Ruby On Rails Lesson
The div tag is a generic division; it doesn’t do anything apart from dividing the document into distinct parts. In older-style HTML, div tags are used for nearly all site divisions, but HTML5 adds the header, nav, and section elements for divisions common to many applications. In this case, each div has a CSS class as well. As with the header tag’s classes, these classes have special meaning to Bootstrap.
After the divs, we encounter some embedded Ruby:
This uses the Rails helper link_to to create links (which we created directly with the anchor tag a in Section 3.3.2); the first argument to link_to is the link text, while the second is the URI. We’ll fill in the URIs with named routes in Section 5.3.3, but for now we use the stub URI ’#’ commonly used in web design. The third argument is an options hash, in this case adding the CSS id logo to the sample app link. (The other three links have no options hash, which is fine since it’s optional.) Rails helpers often take options hashes in this way, giving us the flexibility to add arbitrary HTML options without ever leaving Rails.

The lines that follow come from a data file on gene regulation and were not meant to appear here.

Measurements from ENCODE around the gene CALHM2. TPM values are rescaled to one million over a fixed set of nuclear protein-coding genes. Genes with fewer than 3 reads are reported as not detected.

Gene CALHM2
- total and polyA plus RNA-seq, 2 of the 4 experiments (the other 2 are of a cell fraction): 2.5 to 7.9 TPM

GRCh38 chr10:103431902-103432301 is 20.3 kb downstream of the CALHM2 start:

The second element inside the divs is a list of navigation links, made using the unordered list tag ul, together with the list item tag li:
The nav tag, though formally unnecessary here, communicates the purpose of the navigation links. The nav and pull-right classes on the ul tag have special meaning to Bootstrap. Once Rails has processed this layout and evaluated the embedded Ruby, the list looks like this:
The final part of the layout is a div for the main content:
As before, the container class has special meaning to Bootstrap. As we learned in Section 3.3.4, the yield method inserts the contents of each page into the site layout. Apart from the site footer, which we’ll add in Section 5.1.3, our layout is now complete, and we can look at the results by visiting the Home page. To take advantage of the upcoming style elements, we’ll add some extra elements to the home.html.erb view (Listing 5.2).
Listing 5.2 The Home page with a link to the signup page.
In preparation for adding users to our site in Chapter 7, the first link_to creates a stub link of the form